MEGAN BASHAM, HOST: Today is Tuesday, January 7th. Thank you for turning to WORLD Radio to help start your day. Good morning. I’m Megan Basham.
MARY REICHARD, HOST: And I’m Mary Reichard. Well, here we are in the year 2020 and that means another year of great books to read!
And for that our WORLD book reviewer Emily Whitten takes us by the hand and walks us through the Classic Book of the Month every month.
Emily, happy new year!
WHITTEN: And happy new year to you, too!
REICHARD: Well, did you get any good books for Christmas?
WHITTEN: A couple. I actually got the one I’m talking about today, but I did order it for myself—so I’m not sure if that counts.
REICHARD: Ha. Sometimes those are the best presents!
WHITTEN: Well, I gave away my first copy several years ago. I finally got around to replacing it.
REICHARD: At least you gave it away in lieu of lending it and then never getting it back! What’s the title?
WHITTEN: I brought an audio clip to introduce the book. This comes from Newt Gingrich’s inaugural address as Speaker of the House back in 1995:
GINGRICH: I commend to all of you Marvin Olasky’s The Tragedy of American Compassion. Olasky goes back for 300 years and looks at what has worked in America. How we have helped people rise beyond poverty. How we have reached out to save people. And he may not have the answers but he has the right sense of where we have to go as Americans.
That’s Gingrich recommending The Tragedy of American Compassion. Audio courtesy of CSPAN. Not only did Gingrich recommend it, he gave a copy to members of the House!
REICHARD: Yes, that was quite a moment. And let’s note here that Marvin Olasky is our editor in chief.
WHITTEN: Yes. To be totally upfront, he oversees my book reviews. That said, my analysis today is my own. I asked to review The Tragedy of American Compassion because it’s a classic I wish more Christians knew about. That’s why I gave my old copy away!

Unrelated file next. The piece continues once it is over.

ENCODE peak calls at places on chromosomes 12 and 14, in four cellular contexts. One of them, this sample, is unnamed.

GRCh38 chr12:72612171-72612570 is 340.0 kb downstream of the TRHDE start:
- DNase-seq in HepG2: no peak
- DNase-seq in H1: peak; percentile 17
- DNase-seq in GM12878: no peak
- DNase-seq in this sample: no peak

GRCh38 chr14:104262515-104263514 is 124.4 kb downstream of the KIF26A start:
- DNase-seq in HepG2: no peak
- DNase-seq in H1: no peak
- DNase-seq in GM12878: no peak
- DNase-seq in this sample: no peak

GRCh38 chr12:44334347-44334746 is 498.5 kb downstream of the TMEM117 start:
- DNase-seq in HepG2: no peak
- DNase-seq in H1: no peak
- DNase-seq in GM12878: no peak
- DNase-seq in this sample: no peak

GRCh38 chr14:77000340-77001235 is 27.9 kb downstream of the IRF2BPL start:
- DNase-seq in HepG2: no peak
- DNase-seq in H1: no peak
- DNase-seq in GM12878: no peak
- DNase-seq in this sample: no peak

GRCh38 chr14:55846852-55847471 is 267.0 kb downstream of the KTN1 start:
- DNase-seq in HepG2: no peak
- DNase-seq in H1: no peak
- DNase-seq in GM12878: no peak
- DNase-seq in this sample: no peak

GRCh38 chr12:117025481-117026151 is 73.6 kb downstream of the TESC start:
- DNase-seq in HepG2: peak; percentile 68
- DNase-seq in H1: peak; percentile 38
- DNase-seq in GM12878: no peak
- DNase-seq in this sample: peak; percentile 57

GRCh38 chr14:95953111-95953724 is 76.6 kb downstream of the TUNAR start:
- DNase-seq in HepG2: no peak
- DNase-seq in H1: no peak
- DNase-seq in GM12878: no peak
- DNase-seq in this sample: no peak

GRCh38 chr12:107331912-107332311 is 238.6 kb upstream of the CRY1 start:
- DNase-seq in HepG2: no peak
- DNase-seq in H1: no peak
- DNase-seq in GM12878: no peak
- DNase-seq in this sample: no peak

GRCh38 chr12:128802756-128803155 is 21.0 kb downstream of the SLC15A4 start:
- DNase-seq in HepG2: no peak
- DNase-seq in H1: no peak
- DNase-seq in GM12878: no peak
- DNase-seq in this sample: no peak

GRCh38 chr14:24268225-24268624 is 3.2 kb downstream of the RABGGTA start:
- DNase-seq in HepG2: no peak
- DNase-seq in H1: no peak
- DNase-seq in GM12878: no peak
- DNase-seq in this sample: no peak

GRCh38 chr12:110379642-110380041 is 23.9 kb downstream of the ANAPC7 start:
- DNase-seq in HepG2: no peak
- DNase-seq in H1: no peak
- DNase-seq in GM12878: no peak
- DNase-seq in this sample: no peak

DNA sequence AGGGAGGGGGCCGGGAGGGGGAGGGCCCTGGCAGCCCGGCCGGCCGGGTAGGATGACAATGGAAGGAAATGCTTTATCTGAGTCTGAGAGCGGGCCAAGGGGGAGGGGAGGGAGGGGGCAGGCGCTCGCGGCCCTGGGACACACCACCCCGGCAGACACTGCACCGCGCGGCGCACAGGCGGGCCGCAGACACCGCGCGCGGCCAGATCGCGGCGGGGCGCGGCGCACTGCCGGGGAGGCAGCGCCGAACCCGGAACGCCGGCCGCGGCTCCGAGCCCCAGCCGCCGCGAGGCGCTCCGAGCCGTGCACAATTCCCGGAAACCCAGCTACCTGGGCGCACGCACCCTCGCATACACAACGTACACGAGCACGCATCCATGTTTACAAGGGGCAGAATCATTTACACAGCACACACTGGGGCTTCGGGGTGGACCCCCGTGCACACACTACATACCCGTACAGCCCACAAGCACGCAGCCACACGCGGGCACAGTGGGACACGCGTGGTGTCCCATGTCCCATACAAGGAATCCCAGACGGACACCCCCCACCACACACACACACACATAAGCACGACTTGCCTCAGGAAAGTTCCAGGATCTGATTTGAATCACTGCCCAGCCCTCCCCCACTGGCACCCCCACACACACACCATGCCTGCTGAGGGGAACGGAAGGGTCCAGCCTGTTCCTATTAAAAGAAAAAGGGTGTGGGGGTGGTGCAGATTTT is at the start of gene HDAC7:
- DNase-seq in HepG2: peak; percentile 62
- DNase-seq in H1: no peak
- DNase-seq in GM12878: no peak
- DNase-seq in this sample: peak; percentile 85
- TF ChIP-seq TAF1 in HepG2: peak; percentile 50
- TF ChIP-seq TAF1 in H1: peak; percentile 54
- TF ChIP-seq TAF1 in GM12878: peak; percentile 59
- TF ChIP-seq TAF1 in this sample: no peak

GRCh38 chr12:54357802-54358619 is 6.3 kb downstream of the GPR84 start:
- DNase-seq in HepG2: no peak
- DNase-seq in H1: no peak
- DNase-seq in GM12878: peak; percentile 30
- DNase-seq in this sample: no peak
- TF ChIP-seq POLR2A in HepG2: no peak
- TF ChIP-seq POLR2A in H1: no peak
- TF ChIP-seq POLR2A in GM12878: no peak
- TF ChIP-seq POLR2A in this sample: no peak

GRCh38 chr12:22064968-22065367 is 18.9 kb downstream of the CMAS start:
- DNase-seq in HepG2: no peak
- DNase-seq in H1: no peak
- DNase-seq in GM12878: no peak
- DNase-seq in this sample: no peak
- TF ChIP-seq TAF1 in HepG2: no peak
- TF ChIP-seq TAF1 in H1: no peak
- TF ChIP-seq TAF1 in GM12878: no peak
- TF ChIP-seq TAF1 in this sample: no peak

REICHARD: That begs the question, why do you want more Christians to know about it?
WHITTEN: Olasky’s ideas continued to impact American politics over the next decades. You might remember George W. Bush’s “compassionate conservatism” back in the early 2000s. Olasky contributed to that movement in several ways. If you’d like to know more about that, check out the Book TV interview with Olasky on Youtube. I’ll have a link on my Twitter feed today, @emilyawhitten.
REICHARD: That’s helpful. And what else makes this a classic read to your mind?
WHITTEN: For one thing, the book helps Christians recover our history. President Lyndon Johnson began his War on Poverty in the 1960s. Olasky says, from the 17th century through the early 20th century, religious Americans waged a far more successful war on poverty. And they did so without any help from the federal government. Olasky talks about Christian heroes like Charles Brace from the 19th century. Here he is speaking in 2007 to the Young American Foundation:
OLASKY: He was a minister and then he realized if he really wanted to change lives, he had to deal with material conditions as well as a spiritual conditions. He spent a lot of time walking the streets of New York City to gain a personal understanding of the problems. And then over a 40 year period, he built lodging homes in New York City that provided shelter for several thousand abandoned children. His agency placed 91,000 of them in adoptive homes all through the East and the Midwest.